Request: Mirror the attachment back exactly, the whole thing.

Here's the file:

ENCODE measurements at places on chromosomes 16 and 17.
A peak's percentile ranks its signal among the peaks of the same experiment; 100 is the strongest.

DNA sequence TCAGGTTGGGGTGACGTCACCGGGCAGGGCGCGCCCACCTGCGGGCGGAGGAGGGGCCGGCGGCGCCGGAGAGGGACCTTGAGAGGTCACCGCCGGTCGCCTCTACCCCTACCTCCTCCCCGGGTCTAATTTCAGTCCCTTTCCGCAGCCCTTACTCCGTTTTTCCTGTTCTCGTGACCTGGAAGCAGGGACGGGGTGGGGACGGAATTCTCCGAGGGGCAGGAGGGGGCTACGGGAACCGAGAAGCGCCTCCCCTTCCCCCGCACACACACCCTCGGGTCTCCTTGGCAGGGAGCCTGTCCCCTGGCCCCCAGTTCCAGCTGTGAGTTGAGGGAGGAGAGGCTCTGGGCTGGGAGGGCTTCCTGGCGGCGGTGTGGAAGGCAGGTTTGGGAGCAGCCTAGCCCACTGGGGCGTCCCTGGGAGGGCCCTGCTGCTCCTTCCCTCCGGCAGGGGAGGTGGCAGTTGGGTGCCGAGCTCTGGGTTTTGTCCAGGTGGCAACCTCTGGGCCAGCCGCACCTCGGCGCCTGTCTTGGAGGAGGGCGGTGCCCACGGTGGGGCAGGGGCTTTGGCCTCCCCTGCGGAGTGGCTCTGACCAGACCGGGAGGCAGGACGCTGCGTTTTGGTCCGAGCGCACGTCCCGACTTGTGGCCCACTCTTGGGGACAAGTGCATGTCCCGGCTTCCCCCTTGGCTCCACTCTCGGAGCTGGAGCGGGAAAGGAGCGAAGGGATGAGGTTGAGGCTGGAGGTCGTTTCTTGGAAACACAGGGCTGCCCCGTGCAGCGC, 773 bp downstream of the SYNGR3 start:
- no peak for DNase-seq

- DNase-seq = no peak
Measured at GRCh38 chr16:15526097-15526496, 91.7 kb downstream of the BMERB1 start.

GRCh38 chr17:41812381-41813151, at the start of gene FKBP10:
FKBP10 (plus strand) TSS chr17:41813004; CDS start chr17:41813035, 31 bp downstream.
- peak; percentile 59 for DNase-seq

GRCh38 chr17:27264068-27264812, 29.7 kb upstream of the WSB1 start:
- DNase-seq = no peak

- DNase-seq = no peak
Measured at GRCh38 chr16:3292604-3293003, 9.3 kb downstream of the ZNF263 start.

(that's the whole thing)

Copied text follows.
ENCODE measurements at places on chromosomes 16 and 17.
A peak's percentile ranks its signal among the peaks of the same experiment; 100 is the strongest.

DNA sequence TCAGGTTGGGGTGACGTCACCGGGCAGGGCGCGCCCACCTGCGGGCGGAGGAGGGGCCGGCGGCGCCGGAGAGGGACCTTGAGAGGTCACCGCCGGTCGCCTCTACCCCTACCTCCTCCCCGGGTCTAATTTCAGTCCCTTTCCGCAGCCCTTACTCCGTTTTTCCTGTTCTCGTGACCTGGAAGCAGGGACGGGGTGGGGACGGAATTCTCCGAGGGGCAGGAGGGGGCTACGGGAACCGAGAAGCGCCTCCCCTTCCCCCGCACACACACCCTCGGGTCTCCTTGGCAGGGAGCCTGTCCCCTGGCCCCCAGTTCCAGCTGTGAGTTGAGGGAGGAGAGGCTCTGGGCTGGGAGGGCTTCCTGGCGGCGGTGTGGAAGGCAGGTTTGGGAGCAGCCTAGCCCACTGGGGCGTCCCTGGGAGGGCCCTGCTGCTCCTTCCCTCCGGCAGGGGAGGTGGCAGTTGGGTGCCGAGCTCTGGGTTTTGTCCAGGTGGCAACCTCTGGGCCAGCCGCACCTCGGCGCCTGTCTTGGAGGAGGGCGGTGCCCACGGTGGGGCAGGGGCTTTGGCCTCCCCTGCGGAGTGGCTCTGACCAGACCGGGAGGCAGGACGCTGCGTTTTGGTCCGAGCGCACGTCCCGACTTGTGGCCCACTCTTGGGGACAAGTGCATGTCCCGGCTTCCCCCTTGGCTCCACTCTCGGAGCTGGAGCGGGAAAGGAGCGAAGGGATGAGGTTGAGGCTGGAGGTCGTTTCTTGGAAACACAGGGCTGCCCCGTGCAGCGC, 773 bp downstream of the SYNGR3 start:
- no peak for DNase-seq

- DNase-seq = no peak
Measured at GRCh38 chr16:15526097-15526496, 91.7 kb downstream of the BMERB1 start.

GRCh38 chr17:41812381-41813151, at the start of gene FKBP10:
FKBP10 (plus strand) TSS chr17:41813004; CDS start chr17:41813035, 31 bp downstream.
- peak; percentile 59 for DNase-seq

GRCh38 chr17:27264068-27264812, 29.7 kb upstream of the WSB1 start:
- DNase-seq = no peak

- DNase-seq = no peak
Measured at GRCh38 chr16:3292604-3293003, 9.3 kb downstream of the ZNF263 start.